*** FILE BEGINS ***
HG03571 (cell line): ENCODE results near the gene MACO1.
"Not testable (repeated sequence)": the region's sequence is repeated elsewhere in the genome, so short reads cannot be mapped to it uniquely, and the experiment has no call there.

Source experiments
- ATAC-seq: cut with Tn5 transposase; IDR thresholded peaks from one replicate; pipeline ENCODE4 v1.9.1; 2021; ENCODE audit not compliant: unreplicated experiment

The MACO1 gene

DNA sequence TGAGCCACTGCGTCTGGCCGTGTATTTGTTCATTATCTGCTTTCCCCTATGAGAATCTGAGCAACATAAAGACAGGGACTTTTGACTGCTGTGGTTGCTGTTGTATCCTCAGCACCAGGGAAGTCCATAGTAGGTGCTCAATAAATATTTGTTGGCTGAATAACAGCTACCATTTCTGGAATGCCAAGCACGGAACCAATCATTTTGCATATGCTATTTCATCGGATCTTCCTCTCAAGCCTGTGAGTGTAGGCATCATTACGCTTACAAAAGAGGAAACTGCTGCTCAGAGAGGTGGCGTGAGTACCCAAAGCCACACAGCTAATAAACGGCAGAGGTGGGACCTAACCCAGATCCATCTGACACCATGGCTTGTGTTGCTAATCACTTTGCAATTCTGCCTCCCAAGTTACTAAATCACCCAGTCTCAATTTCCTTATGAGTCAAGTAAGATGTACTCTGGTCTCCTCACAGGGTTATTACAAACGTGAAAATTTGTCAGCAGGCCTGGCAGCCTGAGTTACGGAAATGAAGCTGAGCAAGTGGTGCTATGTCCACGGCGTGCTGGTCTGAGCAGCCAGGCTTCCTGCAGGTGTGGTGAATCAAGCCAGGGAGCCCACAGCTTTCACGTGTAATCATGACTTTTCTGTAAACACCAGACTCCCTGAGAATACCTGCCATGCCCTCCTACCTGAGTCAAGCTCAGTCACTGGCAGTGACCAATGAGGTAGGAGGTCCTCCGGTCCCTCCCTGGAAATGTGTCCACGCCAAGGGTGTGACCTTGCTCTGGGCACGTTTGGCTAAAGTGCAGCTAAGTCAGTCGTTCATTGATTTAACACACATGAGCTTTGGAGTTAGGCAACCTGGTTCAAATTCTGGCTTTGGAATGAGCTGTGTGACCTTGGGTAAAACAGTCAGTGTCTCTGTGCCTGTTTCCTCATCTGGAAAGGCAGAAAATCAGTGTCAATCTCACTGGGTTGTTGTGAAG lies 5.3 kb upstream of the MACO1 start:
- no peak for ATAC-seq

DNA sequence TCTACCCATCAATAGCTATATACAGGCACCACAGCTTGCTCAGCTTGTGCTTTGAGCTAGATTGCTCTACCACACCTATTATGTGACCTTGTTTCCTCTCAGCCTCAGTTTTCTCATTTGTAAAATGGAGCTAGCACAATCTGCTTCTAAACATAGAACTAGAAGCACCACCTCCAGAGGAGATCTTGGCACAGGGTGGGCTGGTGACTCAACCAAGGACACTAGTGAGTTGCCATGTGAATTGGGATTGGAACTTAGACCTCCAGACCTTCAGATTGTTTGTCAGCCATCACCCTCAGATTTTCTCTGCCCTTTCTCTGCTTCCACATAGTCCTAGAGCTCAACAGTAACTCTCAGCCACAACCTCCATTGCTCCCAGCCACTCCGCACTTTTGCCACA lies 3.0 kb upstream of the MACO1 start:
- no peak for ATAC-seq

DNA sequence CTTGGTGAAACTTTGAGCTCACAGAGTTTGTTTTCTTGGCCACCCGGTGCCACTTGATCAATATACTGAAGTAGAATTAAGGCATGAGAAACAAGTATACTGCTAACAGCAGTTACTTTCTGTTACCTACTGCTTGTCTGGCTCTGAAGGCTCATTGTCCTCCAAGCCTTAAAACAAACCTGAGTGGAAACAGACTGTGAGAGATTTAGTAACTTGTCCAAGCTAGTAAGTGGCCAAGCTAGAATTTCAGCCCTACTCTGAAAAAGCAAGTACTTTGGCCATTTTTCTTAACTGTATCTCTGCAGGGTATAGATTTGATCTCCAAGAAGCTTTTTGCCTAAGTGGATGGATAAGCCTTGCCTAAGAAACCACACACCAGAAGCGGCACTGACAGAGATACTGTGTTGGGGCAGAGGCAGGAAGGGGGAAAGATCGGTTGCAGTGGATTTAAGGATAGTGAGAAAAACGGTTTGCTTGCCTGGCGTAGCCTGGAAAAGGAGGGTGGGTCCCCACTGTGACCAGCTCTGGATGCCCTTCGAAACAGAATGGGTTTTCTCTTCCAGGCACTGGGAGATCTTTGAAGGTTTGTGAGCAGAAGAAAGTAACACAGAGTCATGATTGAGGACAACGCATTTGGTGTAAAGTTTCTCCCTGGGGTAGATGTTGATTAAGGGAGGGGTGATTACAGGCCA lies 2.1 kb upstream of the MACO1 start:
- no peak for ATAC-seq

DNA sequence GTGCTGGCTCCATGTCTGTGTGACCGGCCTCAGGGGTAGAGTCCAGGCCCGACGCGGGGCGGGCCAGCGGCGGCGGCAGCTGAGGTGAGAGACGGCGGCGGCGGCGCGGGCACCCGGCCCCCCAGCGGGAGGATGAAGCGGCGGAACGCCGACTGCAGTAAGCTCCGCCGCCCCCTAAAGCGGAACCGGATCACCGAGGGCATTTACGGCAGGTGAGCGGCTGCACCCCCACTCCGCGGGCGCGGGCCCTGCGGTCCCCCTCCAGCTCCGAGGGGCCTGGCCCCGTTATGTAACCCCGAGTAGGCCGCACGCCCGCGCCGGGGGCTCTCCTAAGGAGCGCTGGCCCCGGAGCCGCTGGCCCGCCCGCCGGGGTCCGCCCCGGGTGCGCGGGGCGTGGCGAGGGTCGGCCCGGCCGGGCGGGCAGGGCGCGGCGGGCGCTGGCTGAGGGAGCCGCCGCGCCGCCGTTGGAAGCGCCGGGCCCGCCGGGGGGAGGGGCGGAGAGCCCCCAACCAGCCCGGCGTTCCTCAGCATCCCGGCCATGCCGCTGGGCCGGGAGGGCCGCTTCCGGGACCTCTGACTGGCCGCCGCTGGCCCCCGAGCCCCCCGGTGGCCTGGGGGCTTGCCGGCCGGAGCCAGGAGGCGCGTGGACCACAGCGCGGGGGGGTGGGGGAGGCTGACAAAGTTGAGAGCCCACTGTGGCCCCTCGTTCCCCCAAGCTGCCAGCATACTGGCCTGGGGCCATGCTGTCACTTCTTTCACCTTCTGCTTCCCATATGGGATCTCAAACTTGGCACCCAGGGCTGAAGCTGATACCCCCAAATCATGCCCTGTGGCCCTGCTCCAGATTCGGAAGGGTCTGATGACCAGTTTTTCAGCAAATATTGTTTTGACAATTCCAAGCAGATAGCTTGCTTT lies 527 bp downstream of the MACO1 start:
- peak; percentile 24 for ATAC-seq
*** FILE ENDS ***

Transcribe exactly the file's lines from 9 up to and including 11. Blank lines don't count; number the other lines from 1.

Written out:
- no peak for ATAC-seq

DNA sequence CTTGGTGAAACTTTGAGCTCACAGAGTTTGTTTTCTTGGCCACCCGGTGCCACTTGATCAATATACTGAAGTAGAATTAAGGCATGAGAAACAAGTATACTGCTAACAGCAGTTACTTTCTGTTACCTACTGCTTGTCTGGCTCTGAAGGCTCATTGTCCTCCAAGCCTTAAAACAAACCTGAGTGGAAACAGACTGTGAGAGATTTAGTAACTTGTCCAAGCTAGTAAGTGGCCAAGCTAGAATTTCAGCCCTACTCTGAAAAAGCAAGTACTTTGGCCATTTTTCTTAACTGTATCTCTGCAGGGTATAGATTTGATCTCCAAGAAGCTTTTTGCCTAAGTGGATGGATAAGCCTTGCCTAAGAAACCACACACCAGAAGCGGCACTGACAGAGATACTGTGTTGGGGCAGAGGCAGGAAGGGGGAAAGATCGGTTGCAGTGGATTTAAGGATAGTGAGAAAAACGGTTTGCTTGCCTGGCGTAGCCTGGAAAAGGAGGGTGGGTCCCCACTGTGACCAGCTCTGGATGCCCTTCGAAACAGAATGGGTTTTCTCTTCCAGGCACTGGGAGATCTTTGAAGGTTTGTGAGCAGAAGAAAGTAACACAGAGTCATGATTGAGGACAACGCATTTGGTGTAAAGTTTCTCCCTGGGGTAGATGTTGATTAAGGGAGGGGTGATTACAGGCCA lies 2.1 kb upstream of the MACO1 start:
- no peak for ATAC-seq